Paul De Grauwe is Professor at the London School of Economics
The EU will celebrate on March 25th the 60th anniversary of its founding (Treaty of Rome, 1957), while its future is in doubt. What went wrong?
First of all, the European Union is still to be called a success. It created the basis for peace and material welfare in Europe. This being said there are major problems. The most important one is that the benefits of the European integration have been shared in a very unequal way. Many have profited a great deal. But too many have not. Driven by notions of competitiveness and growth the European Union has neglected social policies aimed at integrating the losers of the European integration. This is a similar story as the globalization story.
In your recently published book, you tackle the old discussion of “Market vs. State” and you talk about a “great shift in the power of national governments relative to the financial markets”. Is the supremacy of the markets (neoliberal economic policy) Europe’s main predicament?
It is indeed a big problem. The problem is most acute in the Eurozone where national governments have lost most of their capacity to stabilize their economies from the booms and busts that are endemic in capitalism. Instead financial markets dictate the extent to which governments use fiscal policies to stabilize their economies. If nothing is done about this, many people will reject the system.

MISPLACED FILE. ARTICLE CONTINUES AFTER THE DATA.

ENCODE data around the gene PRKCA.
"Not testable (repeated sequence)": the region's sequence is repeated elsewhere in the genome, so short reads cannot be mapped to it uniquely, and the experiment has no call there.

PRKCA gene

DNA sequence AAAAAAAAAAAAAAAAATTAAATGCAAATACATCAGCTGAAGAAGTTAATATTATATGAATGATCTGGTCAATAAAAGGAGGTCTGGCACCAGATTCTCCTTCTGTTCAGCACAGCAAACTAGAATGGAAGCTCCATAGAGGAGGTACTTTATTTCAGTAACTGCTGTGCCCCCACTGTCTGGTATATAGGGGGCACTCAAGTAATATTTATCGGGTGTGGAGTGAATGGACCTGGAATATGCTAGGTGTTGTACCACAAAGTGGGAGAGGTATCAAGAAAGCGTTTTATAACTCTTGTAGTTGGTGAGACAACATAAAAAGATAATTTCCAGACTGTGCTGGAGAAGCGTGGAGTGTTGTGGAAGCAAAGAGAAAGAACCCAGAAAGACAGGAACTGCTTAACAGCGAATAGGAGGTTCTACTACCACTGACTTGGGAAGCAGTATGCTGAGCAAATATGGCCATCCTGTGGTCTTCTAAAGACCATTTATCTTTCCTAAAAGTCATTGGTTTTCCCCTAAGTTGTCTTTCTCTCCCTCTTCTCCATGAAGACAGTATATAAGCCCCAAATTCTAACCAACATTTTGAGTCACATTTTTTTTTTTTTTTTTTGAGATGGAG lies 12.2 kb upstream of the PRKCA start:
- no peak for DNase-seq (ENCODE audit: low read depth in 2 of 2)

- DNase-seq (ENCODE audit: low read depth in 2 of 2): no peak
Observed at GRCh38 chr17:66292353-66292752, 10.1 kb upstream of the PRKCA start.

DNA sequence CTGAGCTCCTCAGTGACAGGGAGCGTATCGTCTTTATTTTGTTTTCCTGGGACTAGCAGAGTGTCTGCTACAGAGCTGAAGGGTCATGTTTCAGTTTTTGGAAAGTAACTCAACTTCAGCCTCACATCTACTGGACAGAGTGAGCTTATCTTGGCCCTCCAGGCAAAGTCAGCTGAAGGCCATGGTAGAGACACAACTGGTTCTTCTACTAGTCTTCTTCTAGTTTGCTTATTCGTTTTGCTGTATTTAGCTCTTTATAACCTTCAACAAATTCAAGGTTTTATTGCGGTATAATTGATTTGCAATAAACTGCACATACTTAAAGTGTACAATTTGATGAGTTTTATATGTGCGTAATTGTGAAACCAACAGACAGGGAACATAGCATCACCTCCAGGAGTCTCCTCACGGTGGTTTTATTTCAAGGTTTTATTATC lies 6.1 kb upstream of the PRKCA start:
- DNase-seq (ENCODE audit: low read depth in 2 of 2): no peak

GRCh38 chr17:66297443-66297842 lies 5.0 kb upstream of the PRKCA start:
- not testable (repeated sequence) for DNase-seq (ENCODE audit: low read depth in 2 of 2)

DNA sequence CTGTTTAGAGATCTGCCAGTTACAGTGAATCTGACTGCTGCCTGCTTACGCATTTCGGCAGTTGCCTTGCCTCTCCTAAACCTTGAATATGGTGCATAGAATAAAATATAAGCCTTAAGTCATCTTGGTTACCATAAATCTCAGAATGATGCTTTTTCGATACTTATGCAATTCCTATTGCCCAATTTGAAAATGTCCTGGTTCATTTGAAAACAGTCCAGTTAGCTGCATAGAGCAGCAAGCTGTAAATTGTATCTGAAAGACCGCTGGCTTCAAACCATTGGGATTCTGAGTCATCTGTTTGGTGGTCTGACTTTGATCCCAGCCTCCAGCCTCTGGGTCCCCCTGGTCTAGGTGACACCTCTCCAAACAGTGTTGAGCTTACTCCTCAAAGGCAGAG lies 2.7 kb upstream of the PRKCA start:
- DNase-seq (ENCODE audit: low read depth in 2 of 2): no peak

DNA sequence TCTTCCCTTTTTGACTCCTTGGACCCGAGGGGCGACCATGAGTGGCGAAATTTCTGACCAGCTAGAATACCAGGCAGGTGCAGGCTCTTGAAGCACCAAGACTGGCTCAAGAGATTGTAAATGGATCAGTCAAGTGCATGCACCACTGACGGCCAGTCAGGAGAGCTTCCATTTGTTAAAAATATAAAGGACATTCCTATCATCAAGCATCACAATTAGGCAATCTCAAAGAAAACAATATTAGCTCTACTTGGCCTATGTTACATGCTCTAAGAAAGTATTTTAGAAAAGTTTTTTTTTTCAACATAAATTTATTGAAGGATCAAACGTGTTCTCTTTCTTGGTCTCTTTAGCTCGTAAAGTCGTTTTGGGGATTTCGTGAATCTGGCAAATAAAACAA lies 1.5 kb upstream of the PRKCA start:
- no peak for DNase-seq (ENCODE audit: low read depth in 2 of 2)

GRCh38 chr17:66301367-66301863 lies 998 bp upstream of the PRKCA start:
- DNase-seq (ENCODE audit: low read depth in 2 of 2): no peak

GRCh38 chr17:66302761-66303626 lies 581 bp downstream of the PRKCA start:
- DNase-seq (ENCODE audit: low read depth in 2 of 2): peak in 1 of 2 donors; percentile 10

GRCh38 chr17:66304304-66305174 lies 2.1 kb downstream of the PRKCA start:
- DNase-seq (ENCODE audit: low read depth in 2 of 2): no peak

Germany gets blamed to exploit the US and its EU partners by using an undervalued EUR. What is your take on the impact of new US policies in Europe? How is Europe supposed to react?
The biggest danger coming from Washington is the threat of protectionism. If the Trump administration puts its threat of imposing import tariffs into practice, Europe would have to retaliate by imposing tariffs on American imports. This would trigger a trade war that would harm everybody. Europe would however have no other choice than to retaliate.
Thank you very much.
Paul De Grauwe is Professor at the London School of Economics. His research interests are in the economics of monetary unions and behavioural macroeconomics.
His book publications include The Economics of Monetary Union (2016) and Lectures on Behavioral Macroeconomics (2012).
The current one is “The Limits of the Market”, published by Oxford University Press, 2017.